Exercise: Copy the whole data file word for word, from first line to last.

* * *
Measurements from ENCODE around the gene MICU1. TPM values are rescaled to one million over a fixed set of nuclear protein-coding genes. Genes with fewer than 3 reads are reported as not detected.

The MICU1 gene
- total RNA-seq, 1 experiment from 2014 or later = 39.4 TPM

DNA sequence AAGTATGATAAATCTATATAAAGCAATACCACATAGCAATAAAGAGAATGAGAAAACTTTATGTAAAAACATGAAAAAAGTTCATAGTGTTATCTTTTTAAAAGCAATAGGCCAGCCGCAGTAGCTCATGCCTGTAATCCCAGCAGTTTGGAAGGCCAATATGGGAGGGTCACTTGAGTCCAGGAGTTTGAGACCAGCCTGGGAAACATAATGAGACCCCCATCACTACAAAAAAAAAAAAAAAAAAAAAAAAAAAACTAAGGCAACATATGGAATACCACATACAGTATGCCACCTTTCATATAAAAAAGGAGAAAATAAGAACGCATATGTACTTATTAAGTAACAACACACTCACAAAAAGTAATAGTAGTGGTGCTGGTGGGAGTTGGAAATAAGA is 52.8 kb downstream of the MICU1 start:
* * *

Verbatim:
Measurements from ENCODE around the gene MICU1. TPM values are rescaled to one million over a fixed set of nuclear protein-coding genes. Genes with fewer than 3 reads are reported as not detected.

The MICU1 gene
- total RNA-seq, 1 experiment from 2014 or later = 39.4 TPM

DNA sequence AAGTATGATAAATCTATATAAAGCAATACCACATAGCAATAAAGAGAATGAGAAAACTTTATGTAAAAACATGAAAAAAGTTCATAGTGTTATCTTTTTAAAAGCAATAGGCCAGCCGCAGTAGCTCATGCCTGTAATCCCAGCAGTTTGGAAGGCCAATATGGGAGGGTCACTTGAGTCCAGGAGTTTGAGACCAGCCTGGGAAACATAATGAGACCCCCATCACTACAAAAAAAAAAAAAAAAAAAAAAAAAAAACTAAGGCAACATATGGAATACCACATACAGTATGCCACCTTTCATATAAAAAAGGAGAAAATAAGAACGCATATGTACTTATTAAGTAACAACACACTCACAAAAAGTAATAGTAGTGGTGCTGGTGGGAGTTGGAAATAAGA is 52.8 kb downstream of the MICU1 start: